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Fri, 5 June 2020

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Boris Johnson stayed away from floods to avoid emergency 'distracting' from response, says Number 10

Boris Johnson stayed away from floods to avoid emergency 'distracting' from response, says Number 10
3 min read

Boris Johnson has stayed away from flood-hit parts of the country because he does not want to "distract" from recovery efforts, Downing Street has said.

The Prime Minister has faced intense criticism in recent days over his response to the devastation caused across the United Kingdom by Storms Ciara and Dennis.

Critics have pointed out that Mr Johnson was prepared to visit areas affected by flooding during last year's general election campaign.

Labour leader Jeremy Corbyn has accused the Prime Minister of showing his "true colours" by so far refusing to visit the areas affected, while Liberal Democrat leader Sir Ed Davey has branded the Government's response "shocking".

But Number 10 on Monday defended the Prime Minister's handling of the crisis - and rejected claims that he had instead been holidaying at the Foreign Secretary's grace-and-favour Chevening country house during last week's Parliamentary recess.

The Prime Minister's official spokesperson said: "The PM was working last week. He was working on a range of issues - he had calls with President Xi in relation to coronavirus and other matters. He spoke with President Trump and he was receiving updates in relation to the work which was going on across government on flooding."

And they added: "We are hugely grateful to all of those who have helped with the response, from the Environment Agency to the engineers and emergency services out on the ground, to the military who stepped in to assist.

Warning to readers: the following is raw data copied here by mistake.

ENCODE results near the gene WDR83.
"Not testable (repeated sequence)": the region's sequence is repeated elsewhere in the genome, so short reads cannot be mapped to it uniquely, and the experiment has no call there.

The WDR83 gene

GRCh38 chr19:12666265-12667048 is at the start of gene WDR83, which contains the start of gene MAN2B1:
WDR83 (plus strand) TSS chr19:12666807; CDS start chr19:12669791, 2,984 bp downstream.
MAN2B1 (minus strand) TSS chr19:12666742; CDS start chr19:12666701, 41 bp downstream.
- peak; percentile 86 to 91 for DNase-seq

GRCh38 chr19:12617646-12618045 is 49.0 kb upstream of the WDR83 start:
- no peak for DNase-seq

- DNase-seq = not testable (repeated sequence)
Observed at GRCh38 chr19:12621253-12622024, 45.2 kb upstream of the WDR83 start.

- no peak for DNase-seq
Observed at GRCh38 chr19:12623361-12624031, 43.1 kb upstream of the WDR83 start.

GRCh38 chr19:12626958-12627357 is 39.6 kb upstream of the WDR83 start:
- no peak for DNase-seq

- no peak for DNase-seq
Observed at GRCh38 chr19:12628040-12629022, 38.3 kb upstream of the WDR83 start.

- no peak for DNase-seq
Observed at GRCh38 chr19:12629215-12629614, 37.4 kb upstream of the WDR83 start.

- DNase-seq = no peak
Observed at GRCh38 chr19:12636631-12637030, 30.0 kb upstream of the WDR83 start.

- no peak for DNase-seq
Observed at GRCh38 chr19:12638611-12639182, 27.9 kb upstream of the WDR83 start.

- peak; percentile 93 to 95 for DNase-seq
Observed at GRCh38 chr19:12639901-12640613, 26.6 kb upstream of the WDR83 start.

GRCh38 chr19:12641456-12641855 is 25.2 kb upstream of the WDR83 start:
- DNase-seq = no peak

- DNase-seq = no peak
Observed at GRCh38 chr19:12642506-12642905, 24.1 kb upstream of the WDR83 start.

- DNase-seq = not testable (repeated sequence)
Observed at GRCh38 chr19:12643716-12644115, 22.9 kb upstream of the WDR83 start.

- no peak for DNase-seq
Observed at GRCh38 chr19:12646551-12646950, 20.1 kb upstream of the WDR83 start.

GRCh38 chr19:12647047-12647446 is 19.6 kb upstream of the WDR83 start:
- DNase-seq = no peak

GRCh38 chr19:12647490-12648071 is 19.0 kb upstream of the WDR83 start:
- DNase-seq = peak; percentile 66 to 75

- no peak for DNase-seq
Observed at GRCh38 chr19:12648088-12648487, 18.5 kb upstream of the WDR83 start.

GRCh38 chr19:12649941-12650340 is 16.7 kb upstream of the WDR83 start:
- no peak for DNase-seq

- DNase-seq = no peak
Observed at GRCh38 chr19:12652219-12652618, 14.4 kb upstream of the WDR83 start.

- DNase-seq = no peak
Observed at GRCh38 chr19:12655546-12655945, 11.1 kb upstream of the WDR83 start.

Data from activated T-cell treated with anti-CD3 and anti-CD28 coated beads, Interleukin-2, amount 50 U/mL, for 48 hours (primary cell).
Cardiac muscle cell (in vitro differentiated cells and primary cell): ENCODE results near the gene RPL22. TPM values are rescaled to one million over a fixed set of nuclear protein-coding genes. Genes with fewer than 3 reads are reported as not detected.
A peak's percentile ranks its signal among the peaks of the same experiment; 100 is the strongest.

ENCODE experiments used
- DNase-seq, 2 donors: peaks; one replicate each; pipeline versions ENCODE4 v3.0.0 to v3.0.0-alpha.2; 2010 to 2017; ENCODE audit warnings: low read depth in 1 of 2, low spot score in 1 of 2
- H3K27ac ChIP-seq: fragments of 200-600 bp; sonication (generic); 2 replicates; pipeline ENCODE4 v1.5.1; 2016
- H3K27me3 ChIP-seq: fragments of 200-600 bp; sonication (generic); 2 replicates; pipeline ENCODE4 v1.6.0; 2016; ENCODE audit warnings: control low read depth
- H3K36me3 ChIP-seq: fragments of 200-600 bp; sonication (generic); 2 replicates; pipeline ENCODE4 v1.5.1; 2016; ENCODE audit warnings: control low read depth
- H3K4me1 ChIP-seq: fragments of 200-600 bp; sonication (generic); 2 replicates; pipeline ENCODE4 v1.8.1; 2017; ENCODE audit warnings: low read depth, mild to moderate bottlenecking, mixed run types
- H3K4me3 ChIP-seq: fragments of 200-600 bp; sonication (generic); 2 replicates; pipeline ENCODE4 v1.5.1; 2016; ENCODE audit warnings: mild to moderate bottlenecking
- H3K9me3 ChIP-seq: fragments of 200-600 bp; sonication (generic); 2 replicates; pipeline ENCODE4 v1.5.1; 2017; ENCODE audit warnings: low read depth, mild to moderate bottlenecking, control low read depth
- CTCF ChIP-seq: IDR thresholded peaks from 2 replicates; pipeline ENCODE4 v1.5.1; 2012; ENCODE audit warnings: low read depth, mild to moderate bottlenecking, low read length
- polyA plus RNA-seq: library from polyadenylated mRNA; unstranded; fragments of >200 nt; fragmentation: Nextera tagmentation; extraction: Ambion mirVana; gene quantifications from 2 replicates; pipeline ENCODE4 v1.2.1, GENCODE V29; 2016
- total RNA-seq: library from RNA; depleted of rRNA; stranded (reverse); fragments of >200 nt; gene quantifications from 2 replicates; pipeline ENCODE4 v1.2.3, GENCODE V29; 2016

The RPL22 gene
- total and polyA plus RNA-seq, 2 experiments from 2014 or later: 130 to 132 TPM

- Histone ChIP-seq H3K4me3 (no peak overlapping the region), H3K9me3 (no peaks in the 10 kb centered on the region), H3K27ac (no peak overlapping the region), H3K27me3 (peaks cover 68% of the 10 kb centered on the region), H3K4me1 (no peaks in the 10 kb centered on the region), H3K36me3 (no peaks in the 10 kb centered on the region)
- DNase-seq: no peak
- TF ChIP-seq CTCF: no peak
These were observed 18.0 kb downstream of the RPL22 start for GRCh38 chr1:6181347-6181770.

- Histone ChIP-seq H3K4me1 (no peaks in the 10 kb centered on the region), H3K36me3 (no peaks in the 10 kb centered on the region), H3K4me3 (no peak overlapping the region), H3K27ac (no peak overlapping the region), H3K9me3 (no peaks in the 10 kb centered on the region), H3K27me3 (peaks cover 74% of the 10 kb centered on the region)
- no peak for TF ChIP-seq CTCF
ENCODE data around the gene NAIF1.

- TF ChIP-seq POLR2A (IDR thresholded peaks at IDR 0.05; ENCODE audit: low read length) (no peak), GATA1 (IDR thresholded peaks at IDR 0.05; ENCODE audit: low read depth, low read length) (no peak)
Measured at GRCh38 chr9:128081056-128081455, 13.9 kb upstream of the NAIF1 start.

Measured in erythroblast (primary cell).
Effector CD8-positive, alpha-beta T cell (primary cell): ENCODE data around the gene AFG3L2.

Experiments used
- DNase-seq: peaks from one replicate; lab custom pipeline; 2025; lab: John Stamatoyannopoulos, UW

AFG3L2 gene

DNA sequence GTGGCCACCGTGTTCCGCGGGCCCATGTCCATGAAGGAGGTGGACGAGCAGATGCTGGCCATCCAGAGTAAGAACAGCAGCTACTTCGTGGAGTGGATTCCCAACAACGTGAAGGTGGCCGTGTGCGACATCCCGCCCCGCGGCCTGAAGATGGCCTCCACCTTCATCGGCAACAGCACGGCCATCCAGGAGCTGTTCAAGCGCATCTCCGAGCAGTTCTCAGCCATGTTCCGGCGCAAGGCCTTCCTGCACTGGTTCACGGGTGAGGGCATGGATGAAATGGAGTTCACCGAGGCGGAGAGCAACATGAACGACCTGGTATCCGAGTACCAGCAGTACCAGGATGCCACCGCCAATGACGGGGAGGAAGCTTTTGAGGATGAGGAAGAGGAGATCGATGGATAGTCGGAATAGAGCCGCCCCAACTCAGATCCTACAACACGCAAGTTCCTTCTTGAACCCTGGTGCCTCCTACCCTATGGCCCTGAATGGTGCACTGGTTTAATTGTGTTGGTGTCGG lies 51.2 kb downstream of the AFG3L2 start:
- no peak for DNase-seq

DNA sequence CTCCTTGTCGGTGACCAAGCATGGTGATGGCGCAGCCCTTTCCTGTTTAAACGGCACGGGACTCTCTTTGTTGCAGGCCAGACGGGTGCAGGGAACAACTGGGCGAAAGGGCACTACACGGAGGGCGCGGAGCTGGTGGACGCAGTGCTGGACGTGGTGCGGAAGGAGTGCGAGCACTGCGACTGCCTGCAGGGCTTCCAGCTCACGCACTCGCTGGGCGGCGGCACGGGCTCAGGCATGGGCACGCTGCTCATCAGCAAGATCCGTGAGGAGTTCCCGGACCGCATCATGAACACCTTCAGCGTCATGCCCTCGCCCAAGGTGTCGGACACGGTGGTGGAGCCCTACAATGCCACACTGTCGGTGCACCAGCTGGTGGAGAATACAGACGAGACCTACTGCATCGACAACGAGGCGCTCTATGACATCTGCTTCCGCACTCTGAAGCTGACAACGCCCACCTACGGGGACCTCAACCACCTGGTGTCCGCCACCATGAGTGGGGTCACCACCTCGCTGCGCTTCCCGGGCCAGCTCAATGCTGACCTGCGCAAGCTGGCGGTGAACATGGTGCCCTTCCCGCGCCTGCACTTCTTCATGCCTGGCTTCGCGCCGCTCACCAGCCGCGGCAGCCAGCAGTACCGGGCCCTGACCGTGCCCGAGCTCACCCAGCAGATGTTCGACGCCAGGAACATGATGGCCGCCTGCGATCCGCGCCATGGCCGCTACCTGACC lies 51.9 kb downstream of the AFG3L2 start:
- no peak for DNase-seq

"The Government has extensive plans in place to deal with these kinds of extreme weather events and we are working tirelessly to help all those affected. The Environment Secretary and his department is rightly leading the government response to this, ensuring that busy teams working around the clock have the resources they need and it's important not to distract from that ongoing effort."

There are currently 95 flood warnings and almost 200 flood alerts in place across the country, include a severe warning - meaning an imminent danger to life - in place for the River Severn.

On Monday a string of Welsh politicians wrote to Chancellor Rishi Sunak to demand more £30m funding for households and businesses affected by the "national emergency" of flooding in the Rhondda Cynon Taf region.

The letter, signed by Labour MPs Chris Elmore, Chris Bryant, Alex Davies-Jones and Beth Winter, tells the Treasury: "Our belief in the Union leads us to conclude that when any part of the United Kingdom is hit particularly hard, the whole of the UK should help out, regardless of the normal funding rules.

"We therefore urge you as a matter of urgency to provide specific one-off funding for RCT (Rhondda Cynon Taff)."

Ministers last week announced a raft of new measures to help those affected by the floods, including a new £500 "financial hardship payment" and council tax and business rates relief.

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